Equanimity means “mental calmness, composure, and evenness of temper, especially in a difficult situation.” Typically, equanimity is regarded as a tenet of eastern philosophies and religions. Yet, looking at the definition, it is easy to find universal truths and experiences. Calmness, composure, and emotional regulation in the face of trial or tribulation are challenges met by everyone attempting to walk a spiritually grounded path.
Even-temperedness is a marking characteristic of equanimity. Despite circumstance, condition, or event, someone who maintains equanimity maintains their composure. Equanimity is not to be confused with apathy. Someone who practices equanimity is full of emotion including compassion and empathy toward others. Their centers are simply so grounded in their faith and beliefs that they can remain unshaken. Neither their desires nor their oppositions are controlling matters in their life.
If equanimity had a mantra it might be “this too shall pass”. Daily, we frantically give in to our mind’s every whim and whimsy. We believe fear to be fact, assumption to be truth, and judgment to be damning. Without a spiritual, grounded center, every little thing can throw us off balance. Through the work of recovery and the development of our spirituality we learn to practice acceptance in order to achieve serenity. Accepting the things we cannot change and letting them go is suppose to offer us relief. If not relief, being in acceptance is supposed to rival being in control.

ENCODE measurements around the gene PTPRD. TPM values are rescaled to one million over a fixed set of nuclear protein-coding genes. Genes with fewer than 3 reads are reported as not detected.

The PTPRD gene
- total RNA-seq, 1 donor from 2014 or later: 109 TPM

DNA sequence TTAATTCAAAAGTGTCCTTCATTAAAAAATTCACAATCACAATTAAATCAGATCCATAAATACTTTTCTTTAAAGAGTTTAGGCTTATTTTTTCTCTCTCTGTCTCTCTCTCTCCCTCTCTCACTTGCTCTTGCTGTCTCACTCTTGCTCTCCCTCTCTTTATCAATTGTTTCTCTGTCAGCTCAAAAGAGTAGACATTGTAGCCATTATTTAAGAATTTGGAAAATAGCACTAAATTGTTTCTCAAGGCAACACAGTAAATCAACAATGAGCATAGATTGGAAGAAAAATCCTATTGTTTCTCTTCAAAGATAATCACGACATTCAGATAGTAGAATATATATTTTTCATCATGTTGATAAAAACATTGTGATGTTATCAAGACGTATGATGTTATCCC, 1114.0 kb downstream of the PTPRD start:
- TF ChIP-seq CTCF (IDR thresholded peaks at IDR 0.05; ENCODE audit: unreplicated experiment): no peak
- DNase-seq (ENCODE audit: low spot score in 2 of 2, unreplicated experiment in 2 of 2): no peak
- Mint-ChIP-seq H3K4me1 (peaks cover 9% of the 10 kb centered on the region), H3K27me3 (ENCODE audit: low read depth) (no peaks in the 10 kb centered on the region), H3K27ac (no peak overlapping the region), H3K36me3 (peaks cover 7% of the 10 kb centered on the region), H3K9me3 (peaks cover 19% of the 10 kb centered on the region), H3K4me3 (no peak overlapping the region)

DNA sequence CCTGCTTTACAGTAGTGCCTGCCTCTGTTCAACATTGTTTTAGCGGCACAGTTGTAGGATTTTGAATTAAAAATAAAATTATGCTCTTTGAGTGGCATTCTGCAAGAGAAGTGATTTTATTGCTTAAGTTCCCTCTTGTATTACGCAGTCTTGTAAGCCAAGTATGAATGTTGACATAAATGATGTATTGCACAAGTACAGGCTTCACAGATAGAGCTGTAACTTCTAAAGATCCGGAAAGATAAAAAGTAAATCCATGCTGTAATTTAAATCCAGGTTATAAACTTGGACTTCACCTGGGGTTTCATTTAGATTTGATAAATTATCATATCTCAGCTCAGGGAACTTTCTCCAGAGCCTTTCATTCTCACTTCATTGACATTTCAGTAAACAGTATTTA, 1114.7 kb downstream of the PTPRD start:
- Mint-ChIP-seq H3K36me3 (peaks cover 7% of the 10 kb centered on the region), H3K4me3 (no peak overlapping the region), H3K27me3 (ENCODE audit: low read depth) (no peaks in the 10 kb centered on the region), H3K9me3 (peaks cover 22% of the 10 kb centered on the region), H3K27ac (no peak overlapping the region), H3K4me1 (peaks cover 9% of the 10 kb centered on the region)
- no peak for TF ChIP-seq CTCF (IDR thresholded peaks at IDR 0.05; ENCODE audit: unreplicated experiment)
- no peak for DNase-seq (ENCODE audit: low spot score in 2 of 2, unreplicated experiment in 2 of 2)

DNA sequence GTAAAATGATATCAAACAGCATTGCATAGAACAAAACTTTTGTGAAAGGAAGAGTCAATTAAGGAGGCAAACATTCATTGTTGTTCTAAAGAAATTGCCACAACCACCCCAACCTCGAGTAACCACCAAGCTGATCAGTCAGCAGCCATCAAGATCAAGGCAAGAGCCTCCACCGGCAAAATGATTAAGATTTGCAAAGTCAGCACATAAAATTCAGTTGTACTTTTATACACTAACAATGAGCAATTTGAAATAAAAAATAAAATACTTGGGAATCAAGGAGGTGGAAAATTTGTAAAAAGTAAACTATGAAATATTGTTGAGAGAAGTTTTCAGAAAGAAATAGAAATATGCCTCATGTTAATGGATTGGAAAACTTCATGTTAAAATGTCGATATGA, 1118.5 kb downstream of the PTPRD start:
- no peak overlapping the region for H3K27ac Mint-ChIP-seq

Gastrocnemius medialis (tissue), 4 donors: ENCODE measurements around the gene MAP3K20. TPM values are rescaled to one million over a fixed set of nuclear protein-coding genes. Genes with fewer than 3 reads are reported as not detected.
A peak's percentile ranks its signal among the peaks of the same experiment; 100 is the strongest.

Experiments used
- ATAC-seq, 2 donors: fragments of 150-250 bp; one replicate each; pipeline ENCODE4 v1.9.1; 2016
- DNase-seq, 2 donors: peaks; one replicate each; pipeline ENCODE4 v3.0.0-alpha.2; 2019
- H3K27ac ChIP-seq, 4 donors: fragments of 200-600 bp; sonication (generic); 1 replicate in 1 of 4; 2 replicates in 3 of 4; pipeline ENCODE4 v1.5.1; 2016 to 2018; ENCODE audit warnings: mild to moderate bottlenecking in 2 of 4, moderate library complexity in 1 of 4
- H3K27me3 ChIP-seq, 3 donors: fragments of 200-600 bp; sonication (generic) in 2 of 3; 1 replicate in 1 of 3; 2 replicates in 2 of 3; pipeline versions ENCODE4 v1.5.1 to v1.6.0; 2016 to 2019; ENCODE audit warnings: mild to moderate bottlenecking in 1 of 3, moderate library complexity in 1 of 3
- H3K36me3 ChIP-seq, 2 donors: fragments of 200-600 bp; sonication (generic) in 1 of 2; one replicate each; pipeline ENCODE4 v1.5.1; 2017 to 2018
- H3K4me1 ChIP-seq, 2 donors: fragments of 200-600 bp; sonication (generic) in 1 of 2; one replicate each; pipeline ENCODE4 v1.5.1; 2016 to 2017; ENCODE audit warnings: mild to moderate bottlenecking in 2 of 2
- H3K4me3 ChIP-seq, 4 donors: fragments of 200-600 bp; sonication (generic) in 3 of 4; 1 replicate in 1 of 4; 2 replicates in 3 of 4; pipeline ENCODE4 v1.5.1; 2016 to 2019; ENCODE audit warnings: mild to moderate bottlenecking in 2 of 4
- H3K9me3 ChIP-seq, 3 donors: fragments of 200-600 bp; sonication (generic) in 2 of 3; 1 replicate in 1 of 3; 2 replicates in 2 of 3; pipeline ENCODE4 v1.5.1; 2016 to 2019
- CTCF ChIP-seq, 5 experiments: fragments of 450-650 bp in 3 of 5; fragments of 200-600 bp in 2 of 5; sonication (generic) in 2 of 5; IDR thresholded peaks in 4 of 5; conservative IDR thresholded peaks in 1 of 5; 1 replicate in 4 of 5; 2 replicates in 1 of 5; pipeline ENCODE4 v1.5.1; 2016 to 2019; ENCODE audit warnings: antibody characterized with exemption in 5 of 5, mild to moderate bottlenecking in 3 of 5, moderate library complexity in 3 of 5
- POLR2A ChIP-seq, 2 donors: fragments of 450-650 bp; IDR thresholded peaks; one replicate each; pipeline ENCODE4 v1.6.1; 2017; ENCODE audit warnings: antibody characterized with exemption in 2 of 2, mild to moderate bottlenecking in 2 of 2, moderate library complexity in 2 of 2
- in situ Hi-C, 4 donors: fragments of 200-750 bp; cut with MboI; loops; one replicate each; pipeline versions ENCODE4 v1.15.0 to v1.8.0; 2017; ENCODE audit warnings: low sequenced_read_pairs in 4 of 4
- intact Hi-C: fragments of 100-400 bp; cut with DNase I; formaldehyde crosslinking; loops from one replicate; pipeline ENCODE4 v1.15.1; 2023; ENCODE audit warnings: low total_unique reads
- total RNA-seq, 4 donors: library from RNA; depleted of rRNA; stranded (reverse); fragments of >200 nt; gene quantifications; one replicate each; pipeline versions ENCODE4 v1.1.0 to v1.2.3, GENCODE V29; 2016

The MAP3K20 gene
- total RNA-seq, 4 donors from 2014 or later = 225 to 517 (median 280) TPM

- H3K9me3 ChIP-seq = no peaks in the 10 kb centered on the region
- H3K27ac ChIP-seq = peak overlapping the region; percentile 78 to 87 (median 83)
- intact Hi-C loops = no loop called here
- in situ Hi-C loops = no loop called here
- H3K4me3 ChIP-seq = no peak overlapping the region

Equanimity is a manifestation of resting in God’s grace and trusting in His plan. Humbled is another word that could be used to describe the state of equanimity. Christian equanimity is a matter of recognizing that our thoughts and ideas can only go so far compared to God’s. Additionally, when we truly accept that we “can do all things through God who strengthens” us, we cannot feel weakened by anything. Writing on Christian equanimity, Frederic and Maryann Brussat reference the teachings of Paul in the fourth chapter of Philippians.
They write, “He has no preference for plenty and abundance. He has no aversion to hunger or want. He is content with whatever he has because all that matters in his life is Christ.”